Associate Lucille Moala runs through the crucial steps to consider when preparing your business for sale, exploring key aspects such as non-disclosure agreements (NDAs), valuations, and the importance of a well-drafted term sheet to ensure a smooth sale process.
A considerable amount of work goes into preparing your business for sale and it all starts well before the sale agreement is signed and announcements are made. There are three key points which will need to be dealt with at an early stage:
- non-disclosure agreements (NDAs) should be entered into before you share any confidential information about your business with potential buyers
- decisions need to be made about how your company is valued
- a term sheet should be drawn up which sets out the key items that are agreed between you and the potential buyer
Non-disclosure agreements (NDAs)
As a seller, it is important to enter into NDAs before any confidential information about your business is shared with potential buyers so that all parties understand exactly what the nature of their rights and obligations are.
NDAs are particularly important as they will protect your trade secrets, intellectual property, terms you have with key suppliers or customers and more.
Legal input when drafting and negotiating NDAs is crucial to ensure your confidential information is adequately protected.
A buyer will want to make sure it can receive as much information about your business as possible in order for the buyer to consider whether the business is actually worth buying. A buyer will also want to make sure it can distribute the information that you share to its advisors and internal employees, consultants and others who need to know the information in order to progress the purchase of your business. Your legal advisors will ensure that this type of dissemination of information is possible whilst continuing to protect your confidential information.
Lawyers are not able to give valuation advice. However one key item for all parties is 'how' your business is valued, as this is likely to determine the headline purchase price for the deal.
Valuation advice is given by accountants and/or corporate finance advisors who will be able to discuss with you differing valuation methods which can then be used as a starting point for pricing your company. There may well be two phases to this initial valuation process:
- obtaining your own preliminary advice to determine if an exit at an acceptable price is likely to be viable, and the type of offers you should be expecting to receive; and
- evaluating and negotiating any offers – although ultimately most discussions around valuation will come down to commercial negotiation, being able to underpin those discussions with objective and informed insight is a powerful tool.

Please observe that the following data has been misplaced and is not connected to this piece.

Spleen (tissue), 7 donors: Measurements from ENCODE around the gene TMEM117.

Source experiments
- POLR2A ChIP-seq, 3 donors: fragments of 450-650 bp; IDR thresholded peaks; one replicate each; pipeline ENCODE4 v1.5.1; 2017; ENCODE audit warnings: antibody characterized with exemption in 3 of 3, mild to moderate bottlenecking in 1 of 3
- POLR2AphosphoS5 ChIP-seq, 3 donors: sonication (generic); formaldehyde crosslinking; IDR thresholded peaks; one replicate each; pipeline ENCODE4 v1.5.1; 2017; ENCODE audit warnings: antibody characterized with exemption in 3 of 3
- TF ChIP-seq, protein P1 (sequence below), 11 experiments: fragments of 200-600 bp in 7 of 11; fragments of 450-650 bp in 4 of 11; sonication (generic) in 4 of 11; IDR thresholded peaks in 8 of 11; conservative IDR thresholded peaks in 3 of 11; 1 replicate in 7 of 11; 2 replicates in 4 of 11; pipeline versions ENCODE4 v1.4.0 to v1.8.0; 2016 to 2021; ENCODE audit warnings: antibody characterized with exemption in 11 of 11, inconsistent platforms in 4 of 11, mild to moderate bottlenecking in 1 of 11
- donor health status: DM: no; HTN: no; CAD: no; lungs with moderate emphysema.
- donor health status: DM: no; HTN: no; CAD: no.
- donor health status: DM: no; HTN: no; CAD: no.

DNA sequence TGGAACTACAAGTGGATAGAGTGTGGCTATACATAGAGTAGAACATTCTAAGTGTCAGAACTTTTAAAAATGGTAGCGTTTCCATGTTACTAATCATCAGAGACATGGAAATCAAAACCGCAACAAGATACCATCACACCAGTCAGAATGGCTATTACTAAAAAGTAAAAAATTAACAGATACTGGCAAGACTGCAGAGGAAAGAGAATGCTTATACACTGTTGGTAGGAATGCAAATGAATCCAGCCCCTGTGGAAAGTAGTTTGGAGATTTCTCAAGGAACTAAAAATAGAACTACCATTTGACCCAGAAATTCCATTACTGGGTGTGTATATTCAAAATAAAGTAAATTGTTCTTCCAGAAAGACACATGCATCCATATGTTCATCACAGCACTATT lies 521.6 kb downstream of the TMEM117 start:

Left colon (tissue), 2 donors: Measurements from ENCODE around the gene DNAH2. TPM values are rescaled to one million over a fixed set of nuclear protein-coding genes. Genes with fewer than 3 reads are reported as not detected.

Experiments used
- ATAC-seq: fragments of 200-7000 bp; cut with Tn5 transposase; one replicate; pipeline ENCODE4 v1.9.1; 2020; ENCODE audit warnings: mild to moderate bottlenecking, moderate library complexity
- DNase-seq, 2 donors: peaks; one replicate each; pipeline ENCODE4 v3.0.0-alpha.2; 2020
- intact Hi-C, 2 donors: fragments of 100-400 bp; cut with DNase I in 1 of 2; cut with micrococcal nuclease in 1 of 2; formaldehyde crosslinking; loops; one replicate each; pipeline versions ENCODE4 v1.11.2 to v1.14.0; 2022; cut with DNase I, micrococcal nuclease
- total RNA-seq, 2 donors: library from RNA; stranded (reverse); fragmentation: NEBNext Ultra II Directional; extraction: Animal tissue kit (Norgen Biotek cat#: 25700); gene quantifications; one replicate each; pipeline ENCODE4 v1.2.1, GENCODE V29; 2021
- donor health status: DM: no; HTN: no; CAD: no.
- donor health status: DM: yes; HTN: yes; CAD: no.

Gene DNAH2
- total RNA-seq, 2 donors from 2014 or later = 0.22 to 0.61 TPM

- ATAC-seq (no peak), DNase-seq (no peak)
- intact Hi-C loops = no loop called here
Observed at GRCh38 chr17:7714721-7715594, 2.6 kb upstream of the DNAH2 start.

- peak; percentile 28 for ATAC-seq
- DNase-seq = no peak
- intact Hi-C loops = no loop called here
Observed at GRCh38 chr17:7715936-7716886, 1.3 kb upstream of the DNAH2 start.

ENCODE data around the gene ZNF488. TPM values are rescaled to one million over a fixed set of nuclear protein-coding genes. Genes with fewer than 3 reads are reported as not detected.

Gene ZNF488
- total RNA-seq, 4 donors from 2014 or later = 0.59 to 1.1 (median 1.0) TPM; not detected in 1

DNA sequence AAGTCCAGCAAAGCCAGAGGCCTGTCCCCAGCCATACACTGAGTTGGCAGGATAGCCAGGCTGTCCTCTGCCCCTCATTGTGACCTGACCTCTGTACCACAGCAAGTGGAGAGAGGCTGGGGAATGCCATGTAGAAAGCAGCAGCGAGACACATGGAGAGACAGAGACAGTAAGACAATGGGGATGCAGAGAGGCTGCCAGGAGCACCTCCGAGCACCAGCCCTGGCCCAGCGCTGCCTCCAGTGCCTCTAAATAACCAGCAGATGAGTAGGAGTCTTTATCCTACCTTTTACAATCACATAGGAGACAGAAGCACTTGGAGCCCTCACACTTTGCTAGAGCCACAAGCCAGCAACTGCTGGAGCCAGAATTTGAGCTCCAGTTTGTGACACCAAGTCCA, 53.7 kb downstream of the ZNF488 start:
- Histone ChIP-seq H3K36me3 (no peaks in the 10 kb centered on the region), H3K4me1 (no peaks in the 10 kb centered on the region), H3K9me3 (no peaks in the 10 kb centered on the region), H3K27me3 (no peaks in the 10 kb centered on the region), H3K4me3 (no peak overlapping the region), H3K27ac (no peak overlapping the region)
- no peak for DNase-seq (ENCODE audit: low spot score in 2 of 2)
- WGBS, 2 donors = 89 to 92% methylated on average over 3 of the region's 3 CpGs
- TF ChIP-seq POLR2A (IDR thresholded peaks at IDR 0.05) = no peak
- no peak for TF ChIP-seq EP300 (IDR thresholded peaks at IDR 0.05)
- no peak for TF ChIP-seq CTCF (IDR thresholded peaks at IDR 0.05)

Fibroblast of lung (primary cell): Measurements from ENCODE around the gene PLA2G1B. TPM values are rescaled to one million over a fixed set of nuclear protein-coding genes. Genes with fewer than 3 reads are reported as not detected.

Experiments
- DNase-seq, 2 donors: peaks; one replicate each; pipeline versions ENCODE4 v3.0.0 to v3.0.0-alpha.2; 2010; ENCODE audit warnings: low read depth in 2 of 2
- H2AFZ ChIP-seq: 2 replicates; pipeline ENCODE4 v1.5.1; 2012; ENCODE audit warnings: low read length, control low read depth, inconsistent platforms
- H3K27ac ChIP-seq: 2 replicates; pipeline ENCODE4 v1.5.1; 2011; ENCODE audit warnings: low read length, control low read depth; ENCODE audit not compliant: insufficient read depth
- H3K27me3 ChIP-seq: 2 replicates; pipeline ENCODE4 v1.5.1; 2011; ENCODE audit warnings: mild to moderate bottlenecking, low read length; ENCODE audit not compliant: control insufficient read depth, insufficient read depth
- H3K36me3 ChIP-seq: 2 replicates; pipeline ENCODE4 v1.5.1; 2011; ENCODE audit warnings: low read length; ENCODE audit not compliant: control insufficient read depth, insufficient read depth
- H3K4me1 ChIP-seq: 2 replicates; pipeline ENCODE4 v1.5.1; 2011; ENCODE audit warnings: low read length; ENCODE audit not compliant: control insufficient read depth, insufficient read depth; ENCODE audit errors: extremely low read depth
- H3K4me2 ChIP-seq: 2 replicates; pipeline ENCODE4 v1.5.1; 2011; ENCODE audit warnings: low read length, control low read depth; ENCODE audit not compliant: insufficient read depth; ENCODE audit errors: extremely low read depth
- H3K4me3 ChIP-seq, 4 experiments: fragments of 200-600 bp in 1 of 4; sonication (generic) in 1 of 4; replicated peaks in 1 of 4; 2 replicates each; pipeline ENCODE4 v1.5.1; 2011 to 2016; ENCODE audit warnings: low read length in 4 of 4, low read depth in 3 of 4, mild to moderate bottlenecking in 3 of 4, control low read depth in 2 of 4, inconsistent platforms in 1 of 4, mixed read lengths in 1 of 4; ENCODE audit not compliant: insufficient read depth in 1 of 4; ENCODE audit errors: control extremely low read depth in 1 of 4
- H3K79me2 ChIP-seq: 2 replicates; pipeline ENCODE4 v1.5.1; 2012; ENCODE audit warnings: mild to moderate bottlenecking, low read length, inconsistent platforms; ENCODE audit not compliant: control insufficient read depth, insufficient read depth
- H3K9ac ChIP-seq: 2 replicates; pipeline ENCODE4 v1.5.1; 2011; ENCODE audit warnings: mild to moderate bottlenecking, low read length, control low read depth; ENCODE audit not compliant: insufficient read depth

Also, valuations usually remain subject to the buyer’s due diligence.
A properly drafted term sheet usually indicates that due thought has been put into the sale or purchase of your business. An appropriately drafted Term Sheet considers what the key transaction documents should cover and the overall structure of the transaction and can lead to significant savings in time and legal costs when it comes to drafting and negotiating the transaction documents. This is because all parties have come to an understanding on crucial terms on the key transaction documents before the drafting of those documents has commenced.
Important themes to consider in a term sheet include:
This is probably the first matter that comes to mind when drafting a term sheet. Hopefully the headline price will already have been determined at a preliminary stage, as outlined above. But as well as that initial figure, it is also important to determine how the purchase price will be paid. Will it be paid in total at completion or deferred? There are also a number of mechanisms that the parties can agree which will result in price adjustments to the headline price (of which the most common are completion accounts and locked box).
Buyers might push for exclusivity as this will stop the seller from negotiating with other potential buyers and/or continuing to solicit further offers for their business.
We know that there will be a share purchase agreement dealing with the transfer of shares (or asset purchase agreement dealing with the transfer of assets) from the seller to the buyer but sometimes other documentation is required too. For example, will managers of the seller’s business be staying on after the transaction? If so, you might consider putting new service agreements in place. If the seller is retaining a stake in the business, a (new) shareholders’ agreement may be necessary. (The documentation considerations will differ if it is an asset sale.)
Term sheets are usually only binding as to exclusivity and confidentiality. Otherwise all other items are generally subject to completion of due diligence by the buyer and negotiation of the legal documents. However it may be a condition of the transaction that insurance or regulatory requirements are satisfied or consent from key suppliers or customers or stakeholders is obtained.
Lucille Moala is in the corporate and commercial team, advising companies and investors on debt and equity financings, private equity buyouts, M&A transactions, group restructuring, shareholders’ and founders’ agreements and general corporate governance issues in addition to key commercial contracts, intellectual property and brand protection.
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